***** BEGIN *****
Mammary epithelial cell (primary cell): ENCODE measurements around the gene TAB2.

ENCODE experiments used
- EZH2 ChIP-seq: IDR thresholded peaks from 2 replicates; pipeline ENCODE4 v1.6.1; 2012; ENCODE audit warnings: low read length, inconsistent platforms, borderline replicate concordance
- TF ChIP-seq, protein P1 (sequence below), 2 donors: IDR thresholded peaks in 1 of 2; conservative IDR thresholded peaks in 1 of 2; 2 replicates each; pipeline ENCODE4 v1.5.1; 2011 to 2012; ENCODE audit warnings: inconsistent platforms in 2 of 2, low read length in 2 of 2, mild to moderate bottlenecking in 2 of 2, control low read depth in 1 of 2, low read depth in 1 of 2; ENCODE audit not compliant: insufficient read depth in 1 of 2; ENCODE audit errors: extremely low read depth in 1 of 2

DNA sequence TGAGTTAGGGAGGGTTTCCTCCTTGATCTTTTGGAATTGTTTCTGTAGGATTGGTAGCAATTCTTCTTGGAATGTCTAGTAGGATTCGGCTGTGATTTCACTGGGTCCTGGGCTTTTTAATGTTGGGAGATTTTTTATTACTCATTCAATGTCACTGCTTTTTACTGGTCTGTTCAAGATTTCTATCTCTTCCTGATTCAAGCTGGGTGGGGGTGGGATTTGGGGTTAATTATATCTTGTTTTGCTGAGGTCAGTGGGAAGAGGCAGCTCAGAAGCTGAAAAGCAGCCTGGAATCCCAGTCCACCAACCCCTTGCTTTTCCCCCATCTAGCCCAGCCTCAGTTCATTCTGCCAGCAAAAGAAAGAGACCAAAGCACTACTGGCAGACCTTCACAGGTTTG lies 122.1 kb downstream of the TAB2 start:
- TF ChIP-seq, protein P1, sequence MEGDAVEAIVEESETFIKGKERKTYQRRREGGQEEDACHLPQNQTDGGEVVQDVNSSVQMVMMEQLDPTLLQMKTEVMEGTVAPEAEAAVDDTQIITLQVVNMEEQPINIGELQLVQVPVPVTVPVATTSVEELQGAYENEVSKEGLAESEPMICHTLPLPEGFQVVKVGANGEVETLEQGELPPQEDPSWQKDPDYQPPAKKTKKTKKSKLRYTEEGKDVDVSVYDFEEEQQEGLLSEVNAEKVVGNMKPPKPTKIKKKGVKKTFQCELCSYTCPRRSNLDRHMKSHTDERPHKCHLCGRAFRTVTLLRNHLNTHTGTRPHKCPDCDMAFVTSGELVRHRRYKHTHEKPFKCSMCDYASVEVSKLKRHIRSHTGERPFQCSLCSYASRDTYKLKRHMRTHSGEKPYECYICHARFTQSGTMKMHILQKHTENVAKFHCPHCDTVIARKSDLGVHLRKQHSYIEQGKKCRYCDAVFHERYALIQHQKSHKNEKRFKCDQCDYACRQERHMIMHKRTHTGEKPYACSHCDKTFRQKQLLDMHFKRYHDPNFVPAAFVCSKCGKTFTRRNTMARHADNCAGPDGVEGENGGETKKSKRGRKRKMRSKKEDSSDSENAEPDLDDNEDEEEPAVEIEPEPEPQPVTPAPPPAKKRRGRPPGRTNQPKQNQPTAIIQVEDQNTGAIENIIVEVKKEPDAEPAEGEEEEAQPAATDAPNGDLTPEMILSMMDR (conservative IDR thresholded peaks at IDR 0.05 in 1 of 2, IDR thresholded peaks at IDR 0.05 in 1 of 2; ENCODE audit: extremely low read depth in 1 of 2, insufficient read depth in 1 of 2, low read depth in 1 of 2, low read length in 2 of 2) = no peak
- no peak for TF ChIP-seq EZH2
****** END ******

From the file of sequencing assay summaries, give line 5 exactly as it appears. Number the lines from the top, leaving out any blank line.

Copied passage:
DNA sequence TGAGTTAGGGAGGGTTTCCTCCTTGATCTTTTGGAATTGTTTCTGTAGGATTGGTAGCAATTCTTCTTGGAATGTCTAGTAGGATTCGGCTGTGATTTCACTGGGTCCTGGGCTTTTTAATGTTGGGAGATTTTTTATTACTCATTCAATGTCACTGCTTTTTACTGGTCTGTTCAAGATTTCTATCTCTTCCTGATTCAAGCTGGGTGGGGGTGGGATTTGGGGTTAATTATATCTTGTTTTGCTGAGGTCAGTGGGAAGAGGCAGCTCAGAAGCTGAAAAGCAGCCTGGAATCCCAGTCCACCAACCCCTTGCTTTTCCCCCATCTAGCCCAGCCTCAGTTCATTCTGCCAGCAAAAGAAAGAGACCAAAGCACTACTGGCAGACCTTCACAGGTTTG lies 122.1 kb downstream of the TAB2 start: